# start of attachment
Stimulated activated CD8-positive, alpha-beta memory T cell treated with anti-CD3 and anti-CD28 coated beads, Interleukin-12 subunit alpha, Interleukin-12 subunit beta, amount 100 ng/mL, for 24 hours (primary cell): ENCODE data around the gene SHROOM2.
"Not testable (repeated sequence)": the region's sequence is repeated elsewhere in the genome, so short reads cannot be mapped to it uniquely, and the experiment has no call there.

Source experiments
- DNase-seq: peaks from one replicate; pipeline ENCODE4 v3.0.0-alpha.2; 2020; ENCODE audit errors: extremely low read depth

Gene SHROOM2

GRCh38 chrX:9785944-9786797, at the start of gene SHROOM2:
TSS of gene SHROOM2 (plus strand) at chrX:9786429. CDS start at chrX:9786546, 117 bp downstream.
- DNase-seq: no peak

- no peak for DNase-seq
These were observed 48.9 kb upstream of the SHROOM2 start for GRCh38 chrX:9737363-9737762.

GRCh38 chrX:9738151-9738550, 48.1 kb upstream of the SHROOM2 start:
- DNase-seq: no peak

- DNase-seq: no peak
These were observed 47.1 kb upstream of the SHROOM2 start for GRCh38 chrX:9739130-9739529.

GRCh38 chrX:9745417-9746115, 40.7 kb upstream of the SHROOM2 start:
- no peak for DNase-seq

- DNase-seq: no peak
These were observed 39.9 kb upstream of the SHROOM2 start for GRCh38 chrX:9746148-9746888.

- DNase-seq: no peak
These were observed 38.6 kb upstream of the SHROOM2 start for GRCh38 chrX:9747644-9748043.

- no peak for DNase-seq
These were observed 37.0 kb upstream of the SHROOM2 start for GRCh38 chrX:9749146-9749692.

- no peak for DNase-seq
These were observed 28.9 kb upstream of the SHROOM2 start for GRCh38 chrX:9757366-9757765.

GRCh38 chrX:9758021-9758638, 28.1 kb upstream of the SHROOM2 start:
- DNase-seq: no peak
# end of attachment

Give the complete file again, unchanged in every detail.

Stimulated activated CD8-positive, alpha-beta memory T cell treated with anti-CD3 and anti-CD28 coated beads, Interleukin-12 subunit alpha, Interleukin-12 subunit beta, amount 100 ng/mL, for 24 hours (primary cell): ENCODE data around the gene SHROOM2.
"Not testable (repeated sequence)": the region's sequence is repeated elsewhere in the genome, so short reads cannot be mapped to it uniquely, and the experiment has no call there.

Source experiments
- DNase-seq: peaks from one replicate; pipeline ENCODE4 v3.0.0-alpha.2; 2020; ENCODE audit errors: extremely low read depth

Gene SHROOM2

GRCh38 chrX:9785944-9786797, at the start of gene SHROOM2:
TSS of gene SHROOM2 (plus strand) at chrX:9786429. CDS start at chrX:9786546, 117 bp downstream.
- DNase-seq: no peak

- no peak for DNase-seq
These were observed 48.9 kb upstream of the SHROOM2 start for GRCh38 chrX:9737363-9737762.

GRCh38 chrX:9738151-9738550, 48.1 kb upstream of the SHROOM2 start:
- DNase-seq: no peak

- DNase-seq: no peak
These were observed 47.1 kb upstream of the SHROOM2 start for GRCh38 chrX:9739130-9739529.

GRCh38 chrX:9745417-9746115, 40.7 kb upstream of the SHROOM2 start:
- no peak for DNase-seq

- DNase-seq: no peak
These were observed 39.9 kb upstream of the SHROOM2 start for GRCh38 chrX:9746148-9746888.

- DNase-seq: no peak
These were observed 38.6 kb upstream of the SHROOM2 start for GRCh38 chrX:9747644-9748043.

- no peak for DNase-seq
These were observed 37.0 kb upstream of the SHROOM2 start for GRCh38 chrX:9749146-9749692.

- no peak for DNase-seq
These were observed 28.9 kb upstream of the SHROOM2 start for GRCh38 chrX:9757366-9757765.

GRCh38 chrX:9758021-9758638, 28.1 kb upstream of the SHROOM2 start:
- DNase-seq: no peak